Georgia Tech Now Offers A Computer Science Master’s Degree Online

Just in time for Technapex’s upcoming MOOC Madness event, Georgia Tech announced on Tuesday that they will offer a master’s degree in computer science that can be earned entirely through online courses. To receive credit for the master’s, you’ll need a bachelor’s degree in computer science (and $6,000), but the courses will be available online for free for the particularly motivated casual student.

The program is supported by AT&T (to the tune of $2 million) and run by Udacity, which is following the lead of previously established online graduate program 2U. Full enrollment is expected to be available by the fall of 2014, and Georgia Tech anticipates 10,000 students will sign up. In an interview with the San Francisco Chronicle, Georgia Tech’s provost Rafael Bras explained the current problem: “we’re turning down people that are probably capable. We just can’t handle them.” The online program, however, offers a way of, “reaching out to the world through a different medium. There’s a lot of people out there that will have this great opportunity.”

It’s another big step for MOOCs and their providers as they seek to integrate into established higher education. When California introduced a bill opening the potential for online courses to replace oversubscribed entry level classes in the UCs and CSUs a couple of months ago, we speculated on the good that it might do. But any changes in California are dependent on the bill’s passage–Georgia Tech, on the other hand, has dived into the deep end by introducing an official program. Given that out-of-state tuition for Georgia Tech typically runs in the $26,000 range, it looks likely that it will take off.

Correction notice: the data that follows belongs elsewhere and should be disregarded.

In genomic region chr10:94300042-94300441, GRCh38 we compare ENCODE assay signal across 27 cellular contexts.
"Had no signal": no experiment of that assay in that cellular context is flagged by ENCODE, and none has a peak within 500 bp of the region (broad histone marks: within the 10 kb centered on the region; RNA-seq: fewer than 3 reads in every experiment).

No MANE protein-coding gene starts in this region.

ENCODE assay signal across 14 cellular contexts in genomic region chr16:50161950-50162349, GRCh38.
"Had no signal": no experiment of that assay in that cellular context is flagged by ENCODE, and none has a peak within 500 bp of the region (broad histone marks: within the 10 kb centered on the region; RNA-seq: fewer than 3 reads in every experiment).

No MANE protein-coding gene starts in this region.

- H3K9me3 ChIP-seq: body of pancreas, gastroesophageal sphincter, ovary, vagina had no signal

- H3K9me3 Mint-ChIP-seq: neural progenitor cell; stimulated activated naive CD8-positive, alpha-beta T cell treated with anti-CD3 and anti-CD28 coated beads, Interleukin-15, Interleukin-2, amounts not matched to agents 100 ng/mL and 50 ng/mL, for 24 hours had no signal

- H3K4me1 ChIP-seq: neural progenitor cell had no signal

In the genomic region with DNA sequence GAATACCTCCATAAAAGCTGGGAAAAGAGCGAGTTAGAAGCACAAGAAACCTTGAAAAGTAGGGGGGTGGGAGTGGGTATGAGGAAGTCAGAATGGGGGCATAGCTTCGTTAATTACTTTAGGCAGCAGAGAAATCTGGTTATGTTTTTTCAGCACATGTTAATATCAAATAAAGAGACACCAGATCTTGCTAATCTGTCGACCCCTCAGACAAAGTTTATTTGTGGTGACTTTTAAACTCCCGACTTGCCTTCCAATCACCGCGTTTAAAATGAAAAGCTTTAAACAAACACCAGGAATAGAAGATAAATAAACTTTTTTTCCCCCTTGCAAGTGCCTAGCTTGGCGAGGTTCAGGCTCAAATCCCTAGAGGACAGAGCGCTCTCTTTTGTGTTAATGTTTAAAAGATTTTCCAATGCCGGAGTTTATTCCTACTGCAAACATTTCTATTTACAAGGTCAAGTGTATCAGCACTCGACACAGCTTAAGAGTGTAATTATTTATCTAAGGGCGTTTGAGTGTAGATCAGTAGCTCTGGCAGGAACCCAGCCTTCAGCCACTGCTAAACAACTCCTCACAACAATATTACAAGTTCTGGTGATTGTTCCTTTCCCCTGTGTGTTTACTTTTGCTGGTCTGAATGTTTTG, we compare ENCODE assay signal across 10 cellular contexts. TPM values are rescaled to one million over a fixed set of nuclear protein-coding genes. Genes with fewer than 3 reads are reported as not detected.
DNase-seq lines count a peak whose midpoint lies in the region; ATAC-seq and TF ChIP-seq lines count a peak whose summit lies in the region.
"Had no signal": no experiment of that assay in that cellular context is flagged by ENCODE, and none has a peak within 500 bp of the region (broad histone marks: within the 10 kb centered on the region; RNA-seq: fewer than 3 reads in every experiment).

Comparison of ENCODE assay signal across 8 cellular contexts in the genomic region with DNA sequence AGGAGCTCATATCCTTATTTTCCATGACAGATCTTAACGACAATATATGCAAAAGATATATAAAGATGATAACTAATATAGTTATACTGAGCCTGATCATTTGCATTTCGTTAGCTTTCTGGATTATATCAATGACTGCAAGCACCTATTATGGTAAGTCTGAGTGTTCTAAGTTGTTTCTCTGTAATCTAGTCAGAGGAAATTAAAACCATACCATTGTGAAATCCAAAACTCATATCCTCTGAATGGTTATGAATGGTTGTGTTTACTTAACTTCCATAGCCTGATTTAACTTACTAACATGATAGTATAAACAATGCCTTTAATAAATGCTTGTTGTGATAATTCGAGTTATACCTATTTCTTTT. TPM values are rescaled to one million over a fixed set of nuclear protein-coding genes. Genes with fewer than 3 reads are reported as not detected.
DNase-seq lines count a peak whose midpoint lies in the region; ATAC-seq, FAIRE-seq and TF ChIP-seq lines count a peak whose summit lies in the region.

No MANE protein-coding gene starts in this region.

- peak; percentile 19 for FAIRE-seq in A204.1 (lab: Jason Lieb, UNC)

Is this the

beginning of a major adoption of online education in traditional university programs? It’s hard to say, although the signs are certainly pointing that way. Georgia Tech told the Chronicle that it has no plans to expand the program to other subjects, but it’s hard to see other schools not adding programs like this in the future, or expanding current online educational offerings to encompass complete degree courses. For better or worse, online education is coming to universities near you…making Technapex’s panel on Monday quite relevant, wouldn’t you say?

Tristan Kruth

AE at TriplePoint PR and occasional contributor at Technapex. I'm particularly interested in video games and education, taking on arguments that don't make a lot of sense, and non-traditional ways of teaching people things.

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About Tristan Kruth

AE at TriplePoint PR and occasional contributor at Technapex. I'm particularly interested in video games and education, taking on arguments that don't make a lot of sense, and non-traditional ways of teaching people things.